Few countries have goals as grand as Turkey’s; few cities have ambitions that compare with Istanbul’s. The dynamism of the Turkish commercial capital is inescapable, as is that of prime minister Recep Tayyip Erdogan, its member of parliament and most ardent champion.
That said, Turkey is going through a challenging time of transition. Both the economic model that has brought it success and Mr Erdogan’s style of government could be tested and, indeed, overturned, by events.
The prospect of tighter US monetary policy has made the international economic environment less forgiving for a country with Turkey’s structural imbalances. Meanwhile, Mr Erdogan’s ambition to become head of state – and his confrontational style – seem set to make next year a political turning point. His own role could markedly change.
In October Mr Erdogan inaugurated the world’s first transcontinental undersea rail tunnel, linking the Asian and European sides of Istanbul. A sign at the entrance to the Marmaray tunnel thanked the “great chief” – the prime minister himself – for pursuing the project, just one of many transforming the city and serving as calling cards for the new Turkey.
The Zorlu centre, a towering new mall, arts, housing and office complex near the financial district proclaims Turkey’s ability to attract international brands and to charge rents of €150 a square metre and more. The country’s young consumers are the great draw.
This is the Turkey that Mr Erdogan is building. In most of the 81 provinces, you can see his ambition taking concrete form. To many eyes, foreign and domestic, it is a world of opportunity, an $800bn economy of 76m people enviably placed between Europe, Asia, Africa and the Middle East.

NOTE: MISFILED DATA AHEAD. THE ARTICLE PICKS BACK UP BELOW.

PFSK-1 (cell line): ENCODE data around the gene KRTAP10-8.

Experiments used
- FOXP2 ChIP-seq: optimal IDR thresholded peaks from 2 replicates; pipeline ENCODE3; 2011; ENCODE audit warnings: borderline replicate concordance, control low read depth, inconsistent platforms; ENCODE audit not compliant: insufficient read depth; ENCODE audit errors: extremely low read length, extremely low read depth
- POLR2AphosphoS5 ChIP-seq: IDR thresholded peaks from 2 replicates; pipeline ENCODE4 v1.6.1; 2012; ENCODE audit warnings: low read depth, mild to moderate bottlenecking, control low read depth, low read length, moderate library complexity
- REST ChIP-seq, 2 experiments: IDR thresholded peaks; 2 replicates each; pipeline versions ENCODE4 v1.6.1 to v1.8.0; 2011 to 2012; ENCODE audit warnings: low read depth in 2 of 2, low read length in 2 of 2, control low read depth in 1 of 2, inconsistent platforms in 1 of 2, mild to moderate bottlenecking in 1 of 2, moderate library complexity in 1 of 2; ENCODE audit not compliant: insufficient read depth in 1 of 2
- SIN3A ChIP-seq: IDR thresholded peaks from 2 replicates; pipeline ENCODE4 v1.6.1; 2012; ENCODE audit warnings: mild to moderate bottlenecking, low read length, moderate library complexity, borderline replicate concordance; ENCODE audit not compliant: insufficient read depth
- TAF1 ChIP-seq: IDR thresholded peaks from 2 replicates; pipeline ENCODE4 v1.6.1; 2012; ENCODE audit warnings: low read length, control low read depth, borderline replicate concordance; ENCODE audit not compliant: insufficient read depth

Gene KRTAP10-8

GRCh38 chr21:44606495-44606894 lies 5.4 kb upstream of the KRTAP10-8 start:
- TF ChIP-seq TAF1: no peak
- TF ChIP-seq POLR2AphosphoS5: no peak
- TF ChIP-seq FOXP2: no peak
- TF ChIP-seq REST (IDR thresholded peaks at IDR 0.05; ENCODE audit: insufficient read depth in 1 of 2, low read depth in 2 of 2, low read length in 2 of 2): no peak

“If you invest here”, says Selcuk Yorgancioglu, head of Turkey and Central Asia for Abraaj, the Dubai-based private equity group, “you need to be hands on, but when you do that you make money.” Abraaj’s recent high-profile deals include the sale of a 50 per cent stake in Turkey’s largest hospital chain as part of a larger $2bn transaction.
Other recent noteworthy deals include big secondary public offerings of Ulker, a leading biscuits and chocolate producer, and Emlak Konut, a government-controlled property developer. Allianz bought Yapi Kredi Sigorta, the insurer.
“Institutional investors are still betting on growth,” says Cem Karakas, head of finance at Yildiz Holding, Ulker’s parent, particularly that “driven by Turkish consumers”.
At the same time, neither the rates of growth that Turkey has enjoyed during Mr Erdogan’s decade in office, nor the leadership he has provided can be taken for granted in the years ahead. Turkey, like other emerging markets, will still probably outgrow most developed economies and converge towards their standards of living. Yet, if the US Federal Reserve reins in its monetary stimulus, which has helped boost emerging markets, growth is likely to slow.
To an important extent, the change has already occurred. Turkish officials themselves engineered a slowdown from an unsustainable level of about 9 per cent in 2010-11 to just 2.2 per cent last year. Gross domestic product is expected to rise 3-4 per cent this year.
Mr Erdogan’s goal to make Turkey one of the world’s 10 biggest economies by 2023 – which would require growth of some 15 per cent a year – seems well out of reach. In the months since the Fed first broached its policy of reducing, or “tapering”, its monetary stimulus, the Turkish lira has become more vulnerable. This is largely because of fears that the country’s economy is out of balance.